TIAX Awarded Navy Contract to Develop Intelligence Gathering Sensors

TIAX to provide Naval Array Test Support Center with heading sensorsĀ for submarines and surface ships.

TIAX announced today that it has been awarded a $750,000 contract to provide the Navy with magnetic fluxgate heading sensors. The heading sensors are a component of towed sonar arrays used by submarines and surface ships to detect water-borne, man-made objects.

Tom Fowler, a scientist at TIAX, invented the towed array fluxgate heading sensor, which is now the base technology used in most of the world’s military towed arrays. TIAX is the only provider of these sensors, which the Navy has been using on its vessels since the early 1990s.

The heading sensor is a critical component of the “towed sonar array” system, which is comprised of approximately two kilometers of cable towed behind submarines and surface ships. The heading sensors are located inside the cables and have the ability to improve the precision with which the sonar instrumentation determines the location of water-borne objects by indicating where the towed array is relative to the target object.

“Since the initial development of the towed array in 1973, we have been able to further refine the device so that it is even smaller, more accurate, and therefore better able to detect objects,” said Fowler. “We consider it a privilege at TIAX to have the opportunity to work with our partners in the Navy on the development of technologies and systems such as the heading sensors that help safeguard both our military personnel and ultimately the general public.”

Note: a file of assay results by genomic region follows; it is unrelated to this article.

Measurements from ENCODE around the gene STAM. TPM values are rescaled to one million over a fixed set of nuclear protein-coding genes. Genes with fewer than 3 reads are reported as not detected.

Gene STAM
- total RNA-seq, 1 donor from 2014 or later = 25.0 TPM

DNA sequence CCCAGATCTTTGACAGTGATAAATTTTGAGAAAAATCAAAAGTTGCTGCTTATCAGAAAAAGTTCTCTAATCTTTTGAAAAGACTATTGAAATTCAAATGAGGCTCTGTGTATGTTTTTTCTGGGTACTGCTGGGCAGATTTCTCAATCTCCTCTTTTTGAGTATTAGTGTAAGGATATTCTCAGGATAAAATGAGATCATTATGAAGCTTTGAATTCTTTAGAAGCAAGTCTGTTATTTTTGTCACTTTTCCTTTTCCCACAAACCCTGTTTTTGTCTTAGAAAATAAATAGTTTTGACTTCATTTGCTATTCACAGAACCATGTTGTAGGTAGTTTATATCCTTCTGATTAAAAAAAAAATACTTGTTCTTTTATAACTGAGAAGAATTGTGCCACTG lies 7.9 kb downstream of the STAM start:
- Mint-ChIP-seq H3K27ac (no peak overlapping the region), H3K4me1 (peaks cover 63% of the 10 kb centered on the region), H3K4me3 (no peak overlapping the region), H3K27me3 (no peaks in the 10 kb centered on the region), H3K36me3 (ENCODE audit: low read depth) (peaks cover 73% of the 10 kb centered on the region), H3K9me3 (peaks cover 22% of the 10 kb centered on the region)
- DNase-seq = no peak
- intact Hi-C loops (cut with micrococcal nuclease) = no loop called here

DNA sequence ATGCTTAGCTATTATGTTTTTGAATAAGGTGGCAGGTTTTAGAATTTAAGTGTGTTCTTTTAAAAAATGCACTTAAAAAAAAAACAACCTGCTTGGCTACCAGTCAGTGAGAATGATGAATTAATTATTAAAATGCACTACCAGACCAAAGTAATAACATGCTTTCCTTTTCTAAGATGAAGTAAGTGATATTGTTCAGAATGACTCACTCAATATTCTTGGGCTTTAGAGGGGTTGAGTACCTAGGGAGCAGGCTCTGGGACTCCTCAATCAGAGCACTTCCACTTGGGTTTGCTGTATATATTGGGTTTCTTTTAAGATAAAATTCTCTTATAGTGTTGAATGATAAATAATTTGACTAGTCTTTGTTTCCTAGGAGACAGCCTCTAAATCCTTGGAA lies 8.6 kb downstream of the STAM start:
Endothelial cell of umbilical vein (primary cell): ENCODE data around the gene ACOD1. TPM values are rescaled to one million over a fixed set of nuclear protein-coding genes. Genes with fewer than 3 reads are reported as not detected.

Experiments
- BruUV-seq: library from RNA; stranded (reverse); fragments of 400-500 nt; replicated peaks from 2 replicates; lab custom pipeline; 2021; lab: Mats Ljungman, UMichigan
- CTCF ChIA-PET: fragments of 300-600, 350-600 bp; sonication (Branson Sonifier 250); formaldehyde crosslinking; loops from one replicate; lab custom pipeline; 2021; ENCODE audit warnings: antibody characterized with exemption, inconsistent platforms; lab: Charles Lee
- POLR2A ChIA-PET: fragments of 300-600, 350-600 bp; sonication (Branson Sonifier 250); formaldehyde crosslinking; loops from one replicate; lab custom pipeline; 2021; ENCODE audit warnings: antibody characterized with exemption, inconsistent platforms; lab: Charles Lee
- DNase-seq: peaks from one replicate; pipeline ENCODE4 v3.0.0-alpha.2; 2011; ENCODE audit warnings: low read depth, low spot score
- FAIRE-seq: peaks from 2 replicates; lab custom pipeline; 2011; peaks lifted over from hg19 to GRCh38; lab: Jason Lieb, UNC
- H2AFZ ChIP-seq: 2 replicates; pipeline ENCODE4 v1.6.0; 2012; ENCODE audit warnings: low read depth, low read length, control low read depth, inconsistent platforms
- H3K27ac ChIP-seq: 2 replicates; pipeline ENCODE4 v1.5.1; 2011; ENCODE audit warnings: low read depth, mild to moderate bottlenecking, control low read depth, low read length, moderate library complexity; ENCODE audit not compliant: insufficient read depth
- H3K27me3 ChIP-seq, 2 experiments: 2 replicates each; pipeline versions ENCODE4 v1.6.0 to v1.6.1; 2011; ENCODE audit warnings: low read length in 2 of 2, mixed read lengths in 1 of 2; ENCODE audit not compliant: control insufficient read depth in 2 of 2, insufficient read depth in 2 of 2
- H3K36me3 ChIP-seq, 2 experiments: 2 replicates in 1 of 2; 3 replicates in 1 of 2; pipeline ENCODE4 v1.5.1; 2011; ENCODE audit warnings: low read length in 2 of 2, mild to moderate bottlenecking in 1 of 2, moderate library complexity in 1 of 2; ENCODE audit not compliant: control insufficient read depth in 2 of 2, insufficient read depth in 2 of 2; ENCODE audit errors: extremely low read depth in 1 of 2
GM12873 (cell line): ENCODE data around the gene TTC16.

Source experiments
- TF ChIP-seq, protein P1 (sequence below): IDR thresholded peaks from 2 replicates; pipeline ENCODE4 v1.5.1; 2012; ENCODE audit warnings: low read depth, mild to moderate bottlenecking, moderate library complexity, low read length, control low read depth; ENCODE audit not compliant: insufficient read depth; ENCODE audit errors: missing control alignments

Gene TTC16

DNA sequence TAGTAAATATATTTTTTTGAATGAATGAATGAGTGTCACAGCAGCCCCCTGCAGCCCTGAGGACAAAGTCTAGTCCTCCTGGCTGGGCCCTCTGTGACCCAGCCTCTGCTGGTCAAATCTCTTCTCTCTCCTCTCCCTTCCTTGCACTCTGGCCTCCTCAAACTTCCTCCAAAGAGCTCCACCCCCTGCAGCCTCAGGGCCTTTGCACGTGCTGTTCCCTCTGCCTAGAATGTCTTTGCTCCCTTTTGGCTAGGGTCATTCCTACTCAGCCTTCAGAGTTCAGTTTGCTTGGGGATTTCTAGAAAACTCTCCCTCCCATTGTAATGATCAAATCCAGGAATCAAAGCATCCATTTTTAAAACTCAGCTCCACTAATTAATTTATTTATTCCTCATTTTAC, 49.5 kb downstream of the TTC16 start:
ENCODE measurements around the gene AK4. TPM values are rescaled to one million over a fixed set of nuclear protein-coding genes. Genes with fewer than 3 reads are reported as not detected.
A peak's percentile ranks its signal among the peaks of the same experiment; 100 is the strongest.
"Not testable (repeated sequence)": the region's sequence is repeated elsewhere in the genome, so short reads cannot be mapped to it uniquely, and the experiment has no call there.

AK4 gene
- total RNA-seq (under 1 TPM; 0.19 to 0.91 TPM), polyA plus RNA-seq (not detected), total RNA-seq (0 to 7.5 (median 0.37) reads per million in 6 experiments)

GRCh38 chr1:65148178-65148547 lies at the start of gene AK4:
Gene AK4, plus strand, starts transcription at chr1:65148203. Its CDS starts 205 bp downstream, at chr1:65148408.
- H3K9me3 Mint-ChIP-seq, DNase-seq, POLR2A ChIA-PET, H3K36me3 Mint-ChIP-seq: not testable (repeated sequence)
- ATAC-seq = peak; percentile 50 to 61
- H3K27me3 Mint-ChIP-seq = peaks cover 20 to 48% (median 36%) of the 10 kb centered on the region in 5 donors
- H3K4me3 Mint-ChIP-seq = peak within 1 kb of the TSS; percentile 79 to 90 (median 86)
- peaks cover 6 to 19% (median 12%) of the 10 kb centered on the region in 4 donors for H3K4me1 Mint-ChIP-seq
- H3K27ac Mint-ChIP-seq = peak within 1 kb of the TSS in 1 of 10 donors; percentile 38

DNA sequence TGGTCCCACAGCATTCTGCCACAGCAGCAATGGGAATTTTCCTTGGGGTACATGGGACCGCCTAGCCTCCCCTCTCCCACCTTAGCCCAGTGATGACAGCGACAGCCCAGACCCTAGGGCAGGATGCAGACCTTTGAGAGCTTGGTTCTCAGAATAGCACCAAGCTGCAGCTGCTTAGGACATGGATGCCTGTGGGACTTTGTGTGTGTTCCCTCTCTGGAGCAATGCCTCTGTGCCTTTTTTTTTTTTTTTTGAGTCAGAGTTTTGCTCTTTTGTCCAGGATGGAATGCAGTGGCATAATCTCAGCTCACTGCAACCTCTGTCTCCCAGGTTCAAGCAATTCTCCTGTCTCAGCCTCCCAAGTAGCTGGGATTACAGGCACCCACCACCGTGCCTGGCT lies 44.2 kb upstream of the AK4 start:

TIAX works with clients in a wide cross-section of industries on the development and implementation of new technologies and products. One area that TIAX continues to focus on is its work with U.S. Government agencies and commercial organizations to develop both military field systems technologies and homeland security technologies.

Examples of TIAX’s success in the area of government services include:

  • Development of a non-toxic foam-based decontamination system effective on both toxic chemical and biological agents. A patent has been filed on the technology and commercialization is currently in progress.
  • The design of a high-output, hot refueling cart for the U.S. Air Force that can be used to refuel aircraft in remote locations.
  • Creation of a Modular Aircraft Support System, ground-support equipment for maintaining U.S. Air Force combat aircraft.
  • Development of the Transportable Blood Transshipment Center, a frozen blood storage and transshipment facility for use by the U.S. Air Force during wartime.